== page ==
This Is Why Jodie Turner-Smith Believes The Royal Family Had A 'Terrible Missed Opportunity' With Meghan Markle

Jodie Turner-Smith has proven that she's one of the actors of her generation that we should all look out for. Born in the U.K. and raised in Maryland, according to People, Turner-Smith has made a name for herself in Hollywood, playing characters like Melantha Jhirl in Syfy's "Nightflyers" and Queen in 2019's "Queen & Slim." She also just so happens to be married to one of everyone's 1990s crushes, Joshua Jackson, who's known for his role in "Dawson's Creek" as Pacey Witter. "We high five each other all the time about how great we chose," she told People (via PopSugar) on her relationship with Jackson. "We're like, 'You did a great job choosing,' and then we're like, 'Yeah, you too.'" The two even share a daughter together named Janie, born in April 2020, per Elle.

Turner-Smith is still acting even with her little family in tow, and her latest role is that of a storied royal member of the Tudors who lost her head. With her upcoming role as the titular character in the "Anne Boleyn" miniseries, Turner-Smith knows a few things about being a British royal — or at least about playing one. Given her latest role, the actor also had a few things to say about the royal family's drama. Read on to find out what she said!

Jodie Turner-Smith doesn't think race should hinder success

Jodie Turner-Smith is gearing up to play Anne Boleyn in the "Anne Boleyn" TV miniseries, which premieres on Channel 5 in May and announced via Instagram. It's also no secret that Turner-Smith has strong opinions on what's occurring in the zeitgeist. She's not afraid to say that she doesn't want to raise her kids in the U.S., according to the Sunday Times (via People), and she made the decision to give birth to her daughter, Janie, at home because of how systemic racism is increasing the mortality rates of Black women, as she wrote in an article for British Vogue.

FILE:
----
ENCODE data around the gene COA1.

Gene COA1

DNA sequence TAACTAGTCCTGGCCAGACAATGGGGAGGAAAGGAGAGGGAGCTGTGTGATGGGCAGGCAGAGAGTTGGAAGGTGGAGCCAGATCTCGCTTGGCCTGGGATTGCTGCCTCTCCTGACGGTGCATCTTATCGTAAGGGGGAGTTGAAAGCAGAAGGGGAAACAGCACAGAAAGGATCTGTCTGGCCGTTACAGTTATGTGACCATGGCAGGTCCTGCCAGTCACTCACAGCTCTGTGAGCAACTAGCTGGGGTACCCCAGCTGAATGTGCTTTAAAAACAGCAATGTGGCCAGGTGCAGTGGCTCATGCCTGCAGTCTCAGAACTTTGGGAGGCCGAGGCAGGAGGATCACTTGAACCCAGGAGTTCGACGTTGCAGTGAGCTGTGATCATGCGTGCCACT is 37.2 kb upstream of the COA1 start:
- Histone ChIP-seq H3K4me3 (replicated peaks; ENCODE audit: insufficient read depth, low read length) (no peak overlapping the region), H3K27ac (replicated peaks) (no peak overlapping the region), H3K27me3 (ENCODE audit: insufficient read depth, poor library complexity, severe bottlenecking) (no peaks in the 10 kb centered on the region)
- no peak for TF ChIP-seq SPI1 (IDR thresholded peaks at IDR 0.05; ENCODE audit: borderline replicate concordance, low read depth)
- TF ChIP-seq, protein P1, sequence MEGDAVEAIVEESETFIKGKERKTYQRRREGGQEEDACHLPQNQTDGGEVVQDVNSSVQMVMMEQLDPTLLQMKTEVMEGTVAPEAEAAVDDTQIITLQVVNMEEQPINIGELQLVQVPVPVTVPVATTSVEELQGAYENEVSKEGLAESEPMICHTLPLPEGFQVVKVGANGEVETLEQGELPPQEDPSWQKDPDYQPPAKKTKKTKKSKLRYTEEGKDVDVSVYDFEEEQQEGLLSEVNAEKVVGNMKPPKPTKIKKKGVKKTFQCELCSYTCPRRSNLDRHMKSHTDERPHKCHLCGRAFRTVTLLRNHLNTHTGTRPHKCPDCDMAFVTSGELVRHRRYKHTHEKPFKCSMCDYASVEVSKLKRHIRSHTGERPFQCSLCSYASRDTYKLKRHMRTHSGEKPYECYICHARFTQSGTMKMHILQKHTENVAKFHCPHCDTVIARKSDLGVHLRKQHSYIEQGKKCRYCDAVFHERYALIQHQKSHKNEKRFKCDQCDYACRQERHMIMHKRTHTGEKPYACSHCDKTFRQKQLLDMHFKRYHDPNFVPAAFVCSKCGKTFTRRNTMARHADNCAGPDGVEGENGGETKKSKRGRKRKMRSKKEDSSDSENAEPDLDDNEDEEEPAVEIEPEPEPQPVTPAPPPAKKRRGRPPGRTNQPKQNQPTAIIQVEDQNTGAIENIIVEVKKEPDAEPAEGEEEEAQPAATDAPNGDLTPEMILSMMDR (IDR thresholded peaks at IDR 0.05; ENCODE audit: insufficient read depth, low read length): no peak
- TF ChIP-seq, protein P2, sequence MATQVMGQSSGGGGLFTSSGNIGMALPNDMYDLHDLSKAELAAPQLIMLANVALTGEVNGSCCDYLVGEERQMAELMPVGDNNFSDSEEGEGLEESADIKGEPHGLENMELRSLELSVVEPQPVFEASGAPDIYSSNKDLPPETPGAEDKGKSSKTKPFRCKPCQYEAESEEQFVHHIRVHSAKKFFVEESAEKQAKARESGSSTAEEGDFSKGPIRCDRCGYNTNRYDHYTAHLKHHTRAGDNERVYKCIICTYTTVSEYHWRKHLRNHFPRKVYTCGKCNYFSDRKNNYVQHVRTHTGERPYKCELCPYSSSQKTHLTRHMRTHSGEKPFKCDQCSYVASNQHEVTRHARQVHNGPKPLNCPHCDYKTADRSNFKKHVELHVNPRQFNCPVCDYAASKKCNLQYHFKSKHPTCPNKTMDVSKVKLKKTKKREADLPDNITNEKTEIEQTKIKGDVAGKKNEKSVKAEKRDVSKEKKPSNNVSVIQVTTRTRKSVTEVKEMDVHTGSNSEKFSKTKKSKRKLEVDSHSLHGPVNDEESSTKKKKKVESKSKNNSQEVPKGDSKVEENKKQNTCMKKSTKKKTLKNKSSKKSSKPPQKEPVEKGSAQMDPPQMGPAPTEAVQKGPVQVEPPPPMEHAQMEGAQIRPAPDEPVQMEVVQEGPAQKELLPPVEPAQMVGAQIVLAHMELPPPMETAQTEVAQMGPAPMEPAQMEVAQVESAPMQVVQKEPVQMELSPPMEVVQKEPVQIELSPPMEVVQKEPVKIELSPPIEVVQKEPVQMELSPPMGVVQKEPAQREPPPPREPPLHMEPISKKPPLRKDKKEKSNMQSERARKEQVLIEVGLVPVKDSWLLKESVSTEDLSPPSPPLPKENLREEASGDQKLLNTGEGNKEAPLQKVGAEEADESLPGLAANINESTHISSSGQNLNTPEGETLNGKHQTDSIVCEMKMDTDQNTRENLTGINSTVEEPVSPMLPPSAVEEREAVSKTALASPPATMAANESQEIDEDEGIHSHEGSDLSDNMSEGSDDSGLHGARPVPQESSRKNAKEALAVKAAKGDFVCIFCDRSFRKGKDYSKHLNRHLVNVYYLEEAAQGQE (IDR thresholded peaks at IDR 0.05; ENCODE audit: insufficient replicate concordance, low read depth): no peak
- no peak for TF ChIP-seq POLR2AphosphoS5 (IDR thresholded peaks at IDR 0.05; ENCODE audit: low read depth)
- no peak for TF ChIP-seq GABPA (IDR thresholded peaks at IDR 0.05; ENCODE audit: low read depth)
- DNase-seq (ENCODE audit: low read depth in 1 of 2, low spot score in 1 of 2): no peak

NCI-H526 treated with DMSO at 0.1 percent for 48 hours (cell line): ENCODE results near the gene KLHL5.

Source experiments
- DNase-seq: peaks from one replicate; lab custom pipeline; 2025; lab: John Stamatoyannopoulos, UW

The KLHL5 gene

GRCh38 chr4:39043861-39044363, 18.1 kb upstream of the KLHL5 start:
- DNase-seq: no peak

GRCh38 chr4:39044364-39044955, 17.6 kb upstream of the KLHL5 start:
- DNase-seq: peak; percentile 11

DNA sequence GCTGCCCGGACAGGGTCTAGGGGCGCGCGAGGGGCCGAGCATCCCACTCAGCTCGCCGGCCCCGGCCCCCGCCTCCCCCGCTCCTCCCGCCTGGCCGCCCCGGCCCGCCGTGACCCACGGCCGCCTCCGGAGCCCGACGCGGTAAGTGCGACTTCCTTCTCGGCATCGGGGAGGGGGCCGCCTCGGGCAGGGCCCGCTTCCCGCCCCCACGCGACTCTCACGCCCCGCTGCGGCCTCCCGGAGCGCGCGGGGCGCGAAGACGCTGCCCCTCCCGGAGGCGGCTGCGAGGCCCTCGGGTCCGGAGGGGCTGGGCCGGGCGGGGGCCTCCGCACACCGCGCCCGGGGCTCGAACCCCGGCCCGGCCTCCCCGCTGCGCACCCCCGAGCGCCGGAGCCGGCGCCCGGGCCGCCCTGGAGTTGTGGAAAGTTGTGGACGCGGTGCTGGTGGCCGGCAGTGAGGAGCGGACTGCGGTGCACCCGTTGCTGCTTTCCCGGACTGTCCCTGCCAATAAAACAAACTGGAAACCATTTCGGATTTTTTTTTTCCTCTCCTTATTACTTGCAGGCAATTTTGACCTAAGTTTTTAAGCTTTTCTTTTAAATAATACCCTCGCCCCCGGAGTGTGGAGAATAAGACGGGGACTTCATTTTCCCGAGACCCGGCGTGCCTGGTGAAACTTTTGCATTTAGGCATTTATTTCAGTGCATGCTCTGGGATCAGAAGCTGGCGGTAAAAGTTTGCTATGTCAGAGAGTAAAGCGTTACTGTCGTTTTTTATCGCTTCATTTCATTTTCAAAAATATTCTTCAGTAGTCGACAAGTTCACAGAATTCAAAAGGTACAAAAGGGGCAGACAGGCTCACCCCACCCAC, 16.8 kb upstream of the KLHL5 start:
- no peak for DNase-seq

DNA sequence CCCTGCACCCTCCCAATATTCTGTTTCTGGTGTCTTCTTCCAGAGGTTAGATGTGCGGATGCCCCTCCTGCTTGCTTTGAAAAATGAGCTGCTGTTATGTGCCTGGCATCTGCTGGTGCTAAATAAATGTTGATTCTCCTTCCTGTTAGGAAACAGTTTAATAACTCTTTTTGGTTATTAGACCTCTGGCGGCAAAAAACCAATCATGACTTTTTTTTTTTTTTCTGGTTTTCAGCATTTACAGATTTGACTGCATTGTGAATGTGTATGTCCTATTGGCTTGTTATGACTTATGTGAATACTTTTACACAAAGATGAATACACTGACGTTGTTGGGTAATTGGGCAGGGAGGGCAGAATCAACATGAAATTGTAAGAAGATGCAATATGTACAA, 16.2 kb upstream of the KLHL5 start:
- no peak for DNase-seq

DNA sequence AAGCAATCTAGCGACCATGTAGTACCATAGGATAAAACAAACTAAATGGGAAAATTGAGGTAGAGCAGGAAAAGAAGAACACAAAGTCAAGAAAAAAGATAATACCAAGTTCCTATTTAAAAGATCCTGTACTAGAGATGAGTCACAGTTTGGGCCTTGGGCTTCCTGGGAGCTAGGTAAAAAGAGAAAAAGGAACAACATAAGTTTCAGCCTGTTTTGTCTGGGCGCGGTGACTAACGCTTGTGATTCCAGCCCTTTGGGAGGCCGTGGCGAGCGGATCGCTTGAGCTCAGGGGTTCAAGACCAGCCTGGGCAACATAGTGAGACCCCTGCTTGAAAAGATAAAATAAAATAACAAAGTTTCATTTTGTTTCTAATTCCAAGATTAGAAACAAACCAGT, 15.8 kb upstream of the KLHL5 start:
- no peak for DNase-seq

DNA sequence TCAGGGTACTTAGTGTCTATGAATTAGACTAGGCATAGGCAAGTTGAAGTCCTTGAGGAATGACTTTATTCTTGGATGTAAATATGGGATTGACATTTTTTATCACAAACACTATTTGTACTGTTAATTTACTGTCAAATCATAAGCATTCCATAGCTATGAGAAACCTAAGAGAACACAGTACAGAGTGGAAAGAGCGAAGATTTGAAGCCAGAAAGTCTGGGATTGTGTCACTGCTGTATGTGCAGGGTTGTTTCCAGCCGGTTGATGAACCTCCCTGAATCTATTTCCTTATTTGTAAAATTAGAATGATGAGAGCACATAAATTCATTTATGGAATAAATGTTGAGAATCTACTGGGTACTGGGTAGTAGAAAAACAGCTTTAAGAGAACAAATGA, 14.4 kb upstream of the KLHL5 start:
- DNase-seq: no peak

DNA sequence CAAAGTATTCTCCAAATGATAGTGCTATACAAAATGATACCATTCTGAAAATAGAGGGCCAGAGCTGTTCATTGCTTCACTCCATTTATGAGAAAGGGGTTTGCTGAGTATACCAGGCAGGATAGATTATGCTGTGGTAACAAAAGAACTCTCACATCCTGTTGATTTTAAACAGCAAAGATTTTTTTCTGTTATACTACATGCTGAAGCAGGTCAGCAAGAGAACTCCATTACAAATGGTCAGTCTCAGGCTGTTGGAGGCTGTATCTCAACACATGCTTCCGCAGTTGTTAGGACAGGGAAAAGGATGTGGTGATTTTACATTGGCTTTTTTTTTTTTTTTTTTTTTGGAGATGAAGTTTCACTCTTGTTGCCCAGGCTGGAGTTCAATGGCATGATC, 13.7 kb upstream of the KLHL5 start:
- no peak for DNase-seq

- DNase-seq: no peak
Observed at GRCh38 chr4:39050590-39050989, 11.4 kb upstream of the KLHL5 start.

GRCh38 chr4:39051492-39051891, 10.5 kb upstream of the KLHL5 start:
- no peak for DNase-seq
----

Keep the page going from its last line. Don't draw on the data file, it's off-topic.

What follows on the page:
Now, Turner-Smith's latest stance involves Meghan Markle, the royal family, and race. Turner-Smith feels that race should never be a barrier to success, and that the royal family should have embraced her difference more to bring the institution into the modern world. When asked whether she saw Meghan as a "great modernizer of the monarchy," Turner-Smith told The Telegraph: "I think that Meghan could have been that." She continued, "It was a terrible missed opportunity, the way in which it was not allowed to be something that really modernizes that institution, and to change it to something for the better. I think that's why there's dysfunction there." While there's no shortage of critics of the monarchy right now, maybe Turner-Smith's words will carry more weight coming from a (TV) queen.